"Those are illegal sanctions. They are not United Nations sanctions. A country is choosing to impose sanctions on another independent country which is what we don’t understand, because now they are just using their power, their muscle, in those multinational financial institutions to block any support," Dzora said.
Dzora added that Zimbabwe would struggle to receive loans from organizations such as the World Bank and the International Monetary Fund (IMF) due to a lack of US support.
"[Sanctions] will affect Zimbabwe because America is the major contributor to the World Bank, the IMF, so they have management control of those institutions. Wherever there is voting on loans or grants for Zimbabwe, Americans will veto that. There is no country which can survive without balance of payments support," Dzora said.
Zimbabwe will not commit to any policy changes in light of the recent extension of US sanctions, as Zimbabwean authorities lack an understanding of what reforms would cause their removal, Dickson Dzora, the director for administration in the ruling Zimbabwe African National Union – Patriotic Front (ZANU PF) said.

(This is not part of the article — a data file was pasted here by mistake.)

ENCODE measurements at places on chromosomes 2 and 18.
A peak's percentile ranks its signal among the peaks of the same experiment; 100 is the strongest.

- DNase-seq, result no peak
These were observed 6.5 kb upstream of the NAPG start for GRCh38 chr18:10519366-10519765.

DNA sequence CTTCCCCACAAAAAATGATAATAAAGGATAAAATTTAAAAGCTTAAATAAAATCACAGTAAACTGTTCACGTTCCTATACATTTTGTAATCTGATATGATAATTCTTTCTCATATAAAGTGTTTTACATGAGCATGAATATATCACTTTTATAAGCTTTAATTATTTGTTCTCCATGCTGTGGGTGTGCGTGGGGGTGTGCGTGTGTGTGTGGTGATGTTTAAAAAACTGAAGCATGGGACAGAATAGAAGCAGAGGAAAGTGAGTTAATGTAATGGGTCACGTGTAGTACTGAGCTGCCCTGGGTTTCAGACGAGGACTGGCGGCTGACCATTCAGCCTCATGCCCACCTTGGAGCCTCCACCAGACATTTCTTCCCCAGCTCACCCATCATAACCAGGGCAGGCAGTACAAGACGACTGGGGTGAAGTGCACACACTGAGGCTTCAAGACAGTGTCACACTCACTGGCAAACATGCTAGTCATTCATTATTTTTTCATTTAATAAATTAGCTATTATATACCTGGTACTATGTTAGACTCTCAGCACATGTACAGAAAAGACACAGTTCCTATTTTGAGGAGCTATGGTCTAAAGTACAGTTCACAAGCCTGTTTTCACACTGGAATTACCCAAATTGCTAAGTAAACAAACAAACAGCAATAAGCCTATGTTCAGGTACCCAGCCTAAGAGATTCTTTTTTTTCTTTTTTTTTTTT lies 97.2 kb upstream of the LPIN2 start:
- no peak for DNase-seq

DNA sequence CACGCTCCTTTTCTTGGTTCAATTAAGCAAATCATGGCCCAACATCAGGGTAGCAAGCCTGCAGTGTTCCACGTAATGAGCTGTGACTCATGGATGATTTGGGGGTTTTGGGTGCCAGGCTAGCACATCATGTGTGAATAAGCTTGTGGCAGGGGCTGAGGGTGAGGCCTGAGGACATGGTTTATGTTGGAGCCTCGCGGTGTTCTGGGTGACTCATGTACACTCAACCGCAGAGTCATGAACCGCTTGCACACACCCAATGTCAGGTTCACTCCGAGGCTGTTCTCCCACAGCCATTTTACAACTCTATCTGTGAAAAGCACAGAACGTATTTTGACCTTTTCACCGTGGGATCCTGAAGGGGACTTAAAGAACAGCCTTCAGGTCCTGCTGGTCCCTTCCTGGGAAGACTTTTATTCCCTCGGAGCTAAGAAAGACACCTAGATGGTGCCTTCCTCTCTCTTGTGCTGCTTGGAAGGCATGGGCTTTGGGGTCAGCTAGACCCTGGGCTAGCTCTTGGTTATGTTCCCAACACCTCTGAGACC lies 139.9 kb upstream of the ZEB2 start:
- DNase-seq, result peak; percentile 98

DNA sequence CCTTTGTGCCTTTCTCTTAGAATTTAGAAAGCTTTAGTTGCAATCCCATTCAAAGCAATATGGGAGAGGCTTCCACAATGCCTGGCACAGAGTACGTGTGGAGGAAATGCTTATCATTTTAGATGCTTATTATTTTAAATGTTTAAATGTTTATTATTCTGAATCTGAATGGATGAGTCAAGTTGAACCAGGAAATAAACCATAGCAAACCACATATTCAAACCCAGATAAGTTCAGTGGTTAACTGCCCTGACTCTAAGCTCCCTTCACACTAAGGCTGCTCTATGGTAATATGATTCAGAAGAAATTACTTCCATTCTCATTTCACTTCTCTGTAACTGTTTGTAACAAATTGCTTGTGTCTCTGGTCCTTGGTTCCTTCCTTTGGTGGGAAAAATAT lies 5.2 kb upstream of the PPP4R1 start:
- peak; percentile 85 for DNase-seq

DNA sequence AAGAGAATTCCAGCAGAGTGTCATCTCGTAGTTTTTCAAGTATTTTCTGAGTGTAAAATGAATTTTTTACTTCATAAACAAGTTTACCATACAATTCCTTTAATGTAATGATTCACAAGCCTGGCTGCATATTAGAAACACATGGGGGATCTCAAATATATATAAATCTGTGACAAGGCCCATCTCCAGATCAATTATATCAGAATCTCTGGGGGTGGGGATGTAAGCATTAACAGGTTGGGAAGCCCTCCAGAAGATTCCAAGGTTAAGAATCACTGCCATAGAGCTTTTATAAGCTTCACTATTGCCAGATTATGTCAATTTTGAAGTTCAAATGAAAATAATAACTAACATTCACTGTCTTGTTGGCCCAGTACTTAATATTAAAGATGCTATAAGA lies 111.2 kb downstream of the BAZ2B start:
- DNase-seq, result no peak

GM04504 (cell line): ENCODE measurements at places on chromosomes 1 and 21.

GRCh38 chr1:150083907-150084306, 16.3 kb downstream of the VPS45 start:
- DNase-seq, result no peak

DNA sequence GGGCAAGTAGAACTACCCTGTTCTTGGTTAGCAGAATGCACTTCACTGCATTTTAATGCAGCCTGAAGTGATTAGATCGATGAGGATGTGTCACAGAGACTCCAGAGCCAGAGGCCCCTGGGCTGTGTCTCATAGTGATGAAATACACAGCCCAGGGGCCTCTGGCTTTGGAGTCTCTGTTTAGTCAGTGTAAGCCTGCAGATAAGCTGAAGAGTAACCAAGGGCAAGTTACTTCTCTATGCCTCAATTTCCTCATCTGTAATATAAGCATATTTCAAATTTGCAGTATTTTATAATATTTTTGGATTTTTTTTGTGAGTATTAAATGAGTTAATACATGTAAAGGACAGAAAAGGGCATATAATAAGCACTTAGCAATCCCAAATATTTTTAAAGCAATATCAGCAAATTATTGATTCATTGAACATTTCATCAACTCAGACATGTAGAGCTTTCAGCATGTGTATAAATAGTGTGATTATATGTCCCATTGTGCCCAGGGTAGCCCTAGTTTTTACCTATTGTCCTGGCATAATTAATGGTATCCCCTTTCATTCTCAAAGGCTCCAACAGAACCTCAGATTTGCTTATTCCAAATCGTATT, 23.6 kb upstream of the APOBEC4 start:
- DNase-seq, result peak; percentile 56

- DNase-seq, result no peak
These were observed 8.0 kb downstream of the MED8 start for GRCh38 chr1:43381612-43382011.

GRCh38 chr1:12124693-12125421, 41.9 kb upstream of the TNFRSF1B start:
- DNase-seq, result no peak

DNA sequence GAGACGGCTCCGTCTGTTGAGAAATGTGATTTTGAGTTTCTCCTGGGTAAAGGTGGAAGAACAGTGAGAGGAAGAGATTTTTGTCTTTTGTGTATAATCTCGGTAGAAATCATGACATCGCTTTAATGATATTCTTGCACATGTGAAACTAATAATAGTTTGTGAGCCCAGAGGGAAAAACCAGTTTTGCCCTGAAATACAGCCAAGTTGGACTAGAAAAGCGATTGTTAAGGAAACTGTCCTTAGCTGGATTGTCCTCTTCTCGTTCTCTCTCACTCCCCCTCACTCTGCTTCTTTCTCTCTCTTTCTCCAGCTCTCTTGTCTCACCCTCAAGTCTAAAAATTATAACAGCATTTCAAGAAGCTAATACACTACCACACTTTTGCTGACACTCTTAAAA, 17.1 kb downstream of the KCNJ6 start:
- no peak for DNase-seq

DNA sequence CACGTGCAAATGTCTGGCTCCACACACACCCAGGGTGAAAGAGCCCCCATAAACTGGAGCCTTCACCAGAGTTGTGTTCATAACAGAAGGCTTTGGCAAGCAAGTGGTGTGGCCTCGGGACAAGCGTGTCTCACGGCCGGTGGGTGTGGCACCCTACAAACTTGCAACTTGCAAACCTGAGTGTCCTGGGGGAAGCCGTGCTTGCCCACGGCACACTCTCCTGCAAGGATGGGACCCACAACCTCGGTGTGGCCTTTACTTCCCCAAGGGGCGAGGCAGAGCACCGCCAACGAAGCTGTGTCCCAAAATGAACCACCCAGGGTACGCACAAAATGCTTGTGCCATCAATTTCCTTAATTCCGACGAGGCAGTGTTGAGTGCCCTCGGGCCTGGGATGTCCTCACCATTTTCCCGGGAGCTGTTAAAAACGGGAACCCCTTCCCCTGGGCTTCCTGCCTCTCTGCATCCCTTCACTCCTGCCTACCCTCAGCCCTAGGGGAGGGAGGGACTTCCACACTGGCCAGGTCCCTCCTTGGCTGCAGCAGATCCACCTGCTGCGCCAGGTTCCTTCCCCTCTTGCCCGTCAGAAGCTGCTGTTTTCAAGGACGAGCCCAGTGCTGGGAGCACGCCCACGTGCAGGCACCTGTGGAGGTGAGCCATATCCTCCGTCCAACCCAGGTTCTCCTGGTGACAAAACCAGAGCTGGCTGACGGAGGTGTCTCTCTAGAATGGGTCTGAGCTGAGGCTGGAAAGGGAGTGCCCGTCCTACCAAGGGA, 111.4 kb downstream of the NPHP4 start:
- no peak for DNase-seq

"We have already done so. We are not going to do more… We don’t know what the [United States] wants," Dzora said, in answer to a question on whether ZANU PF would introduce policy changes to prevent the extension of US sanctions on Zimbabwe in the future.
Dzora added that the government had attempted to prove their willingness to institute reforms through holding fair elections, but with little effect on whether the United States chose to extend sanctions on the county.
"We thought Zimbabwe had opened itself up for re-engagement and engagement and a lot has happened. We have done a lot of reforms and we were thinking that they were going to appreciate that we have had the most free, fair, credible elections as a result of this new dispensation. We should have been rewarded but instead we are being punished for no apparent reason," Dzora said.
US Sanctions on Zimbabwe were first initiated on March 7, 2003, imposed on individuals and entities, which the US Department of the Treasury believed to be undermining democratic institutions or processes, committing human rights abuses related to political repression, or engaged in public corruption in Zimbabwe.